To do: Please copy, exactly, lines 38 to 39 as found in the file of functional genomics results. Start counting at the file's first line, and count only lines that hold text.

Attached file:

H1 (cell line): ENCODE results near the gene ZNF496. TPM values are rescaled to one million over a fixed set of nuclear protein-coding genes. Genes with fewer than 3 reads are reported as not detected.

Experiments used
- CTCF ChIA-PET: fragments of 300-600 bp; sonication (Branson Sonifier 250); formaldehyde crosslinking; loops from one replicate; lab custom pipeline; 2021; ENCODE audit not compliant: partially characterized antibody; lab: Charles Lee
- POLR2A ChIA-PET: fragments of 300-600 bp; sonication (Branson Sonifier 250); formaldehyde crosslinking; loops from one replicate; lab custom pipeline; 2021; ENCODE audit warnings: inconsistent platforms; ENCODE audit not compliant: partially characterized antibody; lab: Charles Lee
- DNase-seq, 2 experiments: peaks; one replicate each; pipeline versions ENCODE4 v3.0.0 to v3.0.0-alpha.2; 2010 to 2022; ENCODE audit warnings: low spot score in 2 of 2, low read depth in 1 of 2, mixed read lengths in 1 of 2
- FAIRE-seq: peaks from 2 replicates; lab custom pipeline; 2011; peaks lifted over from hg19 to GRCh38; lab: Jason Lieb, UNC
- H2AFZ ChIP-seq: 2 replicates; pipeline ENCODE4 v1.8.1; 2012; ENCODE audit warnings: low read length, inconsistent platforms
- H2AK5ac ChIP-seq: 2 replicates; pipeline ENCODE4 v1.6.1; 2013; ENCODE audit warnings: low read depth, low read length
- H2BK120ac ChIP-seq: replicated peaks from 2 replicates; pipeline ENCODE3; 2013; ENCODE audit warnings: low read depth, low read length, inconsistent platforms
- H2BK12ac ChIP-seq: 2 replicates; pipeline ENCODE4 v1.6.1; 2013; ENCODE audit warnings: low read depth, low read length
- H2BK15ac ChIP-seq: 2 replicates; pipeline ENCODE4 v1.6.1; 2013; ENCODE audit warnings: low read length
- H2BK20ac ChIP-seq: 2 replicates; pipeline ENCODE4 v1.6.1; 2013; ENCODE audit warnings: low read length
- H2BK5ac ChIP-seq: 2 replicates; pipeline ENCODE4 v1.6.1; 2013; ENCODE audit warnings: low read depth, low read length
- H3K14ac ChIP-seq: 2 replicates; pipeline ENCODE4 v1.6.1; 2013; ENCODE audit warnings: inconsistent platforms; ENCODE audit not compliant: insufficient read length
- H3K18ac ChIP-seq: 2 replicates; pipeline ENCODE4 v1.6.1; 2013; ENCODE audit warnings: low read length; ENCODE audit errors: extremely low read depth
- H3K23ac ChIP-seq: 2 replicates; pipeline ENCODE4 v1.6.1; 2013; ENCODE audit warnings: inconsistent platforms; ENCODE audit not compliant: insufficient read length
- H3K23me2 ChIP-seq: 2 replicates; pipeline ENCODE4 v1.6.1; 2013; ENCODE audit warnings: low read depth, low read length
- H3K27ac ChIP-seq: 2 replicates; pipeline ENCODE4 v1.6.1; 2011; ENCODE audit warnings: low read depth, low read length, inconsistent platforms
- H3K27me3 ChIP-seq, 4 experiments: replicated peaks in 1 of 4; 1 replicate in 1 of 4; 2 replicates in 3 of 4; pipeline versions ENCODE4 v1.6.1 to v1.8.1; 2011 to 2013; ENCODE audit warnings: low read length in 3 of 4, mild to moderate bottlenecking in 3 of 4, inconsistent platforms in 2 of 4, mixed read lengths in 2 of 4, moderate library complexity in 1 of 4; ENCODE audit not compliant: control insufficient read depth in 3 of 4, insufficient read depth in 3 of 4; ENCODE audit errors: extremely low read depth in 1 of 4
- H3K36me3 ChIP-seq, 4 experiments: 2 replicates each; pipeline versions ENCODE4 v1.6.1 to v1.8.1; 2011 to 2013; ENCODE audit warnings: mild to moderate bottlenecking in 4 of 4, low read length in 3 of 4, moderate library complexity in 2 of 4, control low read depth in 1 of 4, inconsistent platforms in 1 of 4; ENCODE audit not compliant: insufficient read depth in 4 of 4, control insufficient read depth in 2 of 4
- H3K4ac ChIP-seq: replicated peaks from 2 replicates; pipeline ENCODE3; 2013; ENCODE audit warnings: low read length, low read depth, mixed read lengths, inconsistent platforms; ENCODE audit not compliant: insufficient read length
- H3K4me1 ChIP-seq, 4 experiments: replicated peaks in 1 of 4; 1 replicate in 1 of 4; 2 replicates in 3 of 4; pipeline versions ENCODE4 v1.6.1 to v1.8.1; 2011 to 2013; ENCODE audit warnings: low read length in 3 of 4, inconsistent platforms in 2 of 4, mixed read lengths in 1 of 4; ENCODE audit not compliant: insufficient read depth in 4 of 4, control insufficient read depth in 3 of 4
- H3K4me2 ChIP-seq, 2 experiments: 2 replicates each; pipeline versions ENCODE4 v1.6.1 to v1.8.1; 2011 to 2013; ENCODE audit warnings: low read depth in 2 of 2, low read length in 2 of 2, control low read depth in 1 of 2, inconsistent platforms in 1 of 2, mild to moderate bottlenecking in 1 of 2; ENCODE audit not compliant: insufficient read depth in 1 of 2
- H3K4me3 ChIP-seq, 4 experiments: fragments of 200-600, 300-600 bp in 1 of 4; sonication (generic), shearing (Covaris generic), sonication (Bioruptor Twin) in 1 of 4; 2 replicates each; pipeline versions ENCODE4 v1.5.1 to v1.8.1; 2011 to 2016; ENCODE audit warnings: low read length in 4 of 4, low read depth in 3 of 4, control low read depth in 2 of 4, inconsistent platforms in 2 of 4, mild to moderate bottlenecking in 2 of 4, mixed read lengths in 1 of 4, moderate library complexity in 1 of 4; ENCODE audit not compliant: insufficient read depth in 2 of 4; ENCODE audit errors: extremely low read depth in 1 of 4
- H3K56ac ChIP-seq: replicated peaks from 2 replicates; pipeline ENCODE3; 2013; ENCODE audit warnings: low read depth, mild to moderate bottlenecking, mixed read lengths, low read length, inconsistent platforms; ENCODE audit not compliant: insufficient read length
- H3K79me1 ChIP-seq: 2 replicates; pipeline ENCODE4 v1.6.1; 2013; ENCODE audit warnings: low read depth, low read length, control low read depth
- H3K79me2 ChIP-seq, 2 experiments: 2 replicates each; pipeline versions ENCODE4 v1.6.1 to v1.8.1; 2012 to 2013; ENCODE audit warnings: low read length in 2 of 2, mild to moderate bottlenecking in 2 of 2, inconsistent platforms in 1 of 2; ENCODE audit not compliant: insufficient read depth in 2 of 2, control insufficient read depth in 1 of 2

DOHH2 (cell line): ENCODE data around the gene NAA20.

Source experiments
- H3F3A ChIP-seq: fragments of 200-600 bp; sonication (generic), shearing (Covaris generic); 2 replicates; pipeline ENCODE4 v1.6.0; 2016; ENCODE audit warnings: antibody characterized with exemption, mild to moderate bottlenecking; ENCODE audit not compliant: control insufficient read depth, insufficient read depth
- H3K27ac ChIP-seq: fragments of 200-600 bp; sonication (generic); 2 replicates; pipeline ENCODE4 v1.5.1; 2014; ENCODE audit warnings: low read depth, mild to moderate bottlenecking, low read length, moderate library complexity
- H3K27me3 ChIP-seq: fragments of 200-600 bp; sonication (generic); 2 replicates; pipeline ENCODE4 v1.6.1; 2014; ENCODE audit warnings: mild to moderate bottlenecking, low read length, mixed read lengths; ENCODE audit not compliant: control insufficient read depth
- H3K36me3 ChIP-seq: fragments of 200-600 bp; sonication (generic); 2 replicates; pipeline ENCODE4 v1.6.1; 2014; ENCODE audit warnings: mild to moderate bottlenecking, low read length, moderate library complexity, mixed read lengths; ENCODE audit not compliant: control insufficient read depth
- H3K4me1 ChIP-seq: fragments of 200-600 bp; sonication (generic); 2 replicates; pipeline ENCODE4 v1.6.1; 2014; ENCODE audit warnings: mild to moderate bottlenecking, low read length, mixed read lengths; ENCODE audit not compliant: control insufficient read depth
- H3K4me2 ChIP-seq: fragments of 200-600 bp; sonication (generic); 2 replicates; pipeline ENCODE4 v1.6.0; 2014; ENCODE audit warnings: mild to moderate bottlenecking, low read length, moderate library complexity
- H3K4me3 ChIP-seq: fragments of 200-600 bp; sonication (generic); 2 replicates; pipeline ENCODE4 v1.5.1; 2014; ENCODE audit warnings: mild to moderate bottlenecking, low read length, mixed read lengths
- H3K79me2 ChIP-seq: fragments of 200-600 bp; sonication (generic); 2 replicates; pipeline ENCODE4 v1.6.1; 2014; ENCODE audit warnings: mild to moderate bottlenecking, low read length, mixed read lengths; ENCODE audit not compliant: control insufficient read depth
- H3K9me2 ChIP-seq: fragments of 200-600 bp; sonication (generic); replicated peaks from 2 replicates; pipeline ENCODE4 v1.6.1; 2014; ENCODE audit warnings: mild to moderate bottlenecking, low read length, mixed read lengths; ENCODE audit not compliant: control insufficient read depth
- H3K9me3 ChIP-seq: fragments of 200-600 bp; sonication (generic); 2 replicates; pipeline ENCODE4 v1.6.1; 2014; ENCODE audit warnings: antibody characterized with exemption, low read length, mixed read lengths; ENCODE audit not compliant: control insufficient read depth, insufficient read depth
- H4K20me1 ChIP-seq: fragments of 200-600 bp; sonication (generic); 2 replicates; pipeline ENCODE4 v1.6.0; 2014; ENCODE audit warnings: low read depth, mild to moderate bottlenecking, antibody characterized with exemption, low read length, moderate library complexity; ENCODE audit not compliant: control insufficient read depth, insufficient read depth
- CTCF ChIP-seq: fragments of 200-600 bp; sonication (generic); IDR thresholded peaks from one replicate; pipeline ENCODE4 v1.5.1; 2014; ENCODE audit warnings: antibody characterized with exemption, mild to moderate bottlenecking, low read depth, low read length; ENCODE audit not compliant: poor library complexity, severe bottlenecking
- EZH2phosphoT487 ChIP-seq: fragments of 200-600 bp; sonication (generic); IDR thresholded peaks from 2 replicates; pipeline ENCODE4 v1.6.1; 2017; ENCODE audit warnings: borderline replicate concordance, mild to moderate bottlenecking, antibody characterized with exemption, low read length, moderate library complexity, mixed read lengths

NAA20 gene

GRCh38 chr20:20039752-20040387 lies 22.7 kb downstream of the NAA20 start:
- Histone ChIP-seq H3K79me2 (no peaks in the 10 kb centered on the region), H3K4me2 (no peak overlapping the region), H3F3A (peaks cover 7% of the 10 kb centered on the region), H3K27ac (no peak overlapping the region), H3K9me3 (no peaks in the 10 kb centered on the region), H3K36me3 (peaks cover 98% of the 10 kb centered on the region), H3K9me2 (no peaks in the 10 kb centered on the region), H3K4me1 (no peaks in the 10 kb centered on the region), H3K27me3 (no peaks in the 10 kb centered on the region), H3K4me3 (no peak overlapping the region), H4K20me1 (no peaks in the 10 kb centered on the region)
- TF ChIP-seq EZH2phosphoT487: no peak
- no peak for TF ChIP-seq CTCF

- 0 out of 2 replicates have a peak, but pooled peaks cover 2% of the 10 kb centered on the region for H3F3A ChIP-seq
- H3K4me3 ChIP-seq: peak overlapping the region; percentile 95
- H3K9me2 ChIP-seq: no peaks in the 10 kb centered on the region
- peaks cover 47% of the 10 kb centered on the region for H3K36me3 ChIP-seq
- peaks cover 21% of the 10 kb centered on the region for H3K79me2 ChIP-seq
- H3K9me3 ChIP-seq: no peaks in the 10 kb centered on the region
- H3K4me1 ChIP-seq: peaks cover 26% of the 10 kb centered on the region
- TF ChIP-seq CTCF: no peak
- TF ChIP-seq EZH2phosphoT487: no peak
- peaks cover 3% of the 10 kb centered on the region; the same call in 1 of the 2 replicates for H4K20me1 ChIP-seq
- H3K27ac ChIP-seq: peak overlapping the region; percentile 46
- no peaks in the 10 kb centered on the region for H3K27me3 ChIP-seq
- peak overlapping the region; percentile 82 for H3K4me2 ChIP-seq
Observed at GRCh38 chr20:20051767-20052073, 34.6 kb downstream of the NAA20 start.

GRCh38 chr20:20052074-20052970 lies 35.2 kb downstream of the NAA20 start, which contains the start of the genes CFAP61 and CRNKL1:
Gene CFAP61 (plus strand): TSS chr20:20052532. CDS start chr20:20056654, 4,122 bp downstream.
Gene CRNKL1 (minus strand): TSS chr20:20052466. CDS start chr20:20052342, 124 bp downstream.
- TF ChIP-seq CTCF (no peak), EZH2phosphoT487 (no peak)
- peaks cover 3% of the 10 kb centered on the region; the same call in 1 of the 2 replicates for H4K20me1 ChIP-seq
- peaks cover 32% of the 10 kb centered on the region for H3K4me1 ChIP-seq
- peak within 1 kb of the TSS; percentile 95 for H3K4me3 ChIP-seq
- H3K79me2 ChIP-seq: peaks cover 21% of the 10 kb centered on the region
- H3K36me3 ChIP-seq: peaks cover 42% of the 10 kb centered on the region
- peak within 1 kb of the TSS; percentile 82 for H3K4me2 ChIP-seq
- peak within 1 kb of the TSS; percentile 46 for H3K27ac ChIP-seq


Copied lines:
- H3K9me2 ChIP-seq: fragments of 200-600 bp; sonication (generic); replicated peaks from 2 replicates; pipeline ENCODE4 v1.6.1; 2014; ENCODE audit warnings: mild to moderate bottlenecking, low read length, mixed read lengths; ENCODE audit not compliant: control insufficient read depth
- H3K9me3 ChIP-seq: fragments of 200-600 bp; sonication (generic); 2 replicates; pipeline ENCODE4 v1.6.1; 2014; ENCODE audit warnings: antibody characterized with exemption, low read length, mixed read lengths; ENCODE audit not compliant: control insufficient read depth, insufficient read depth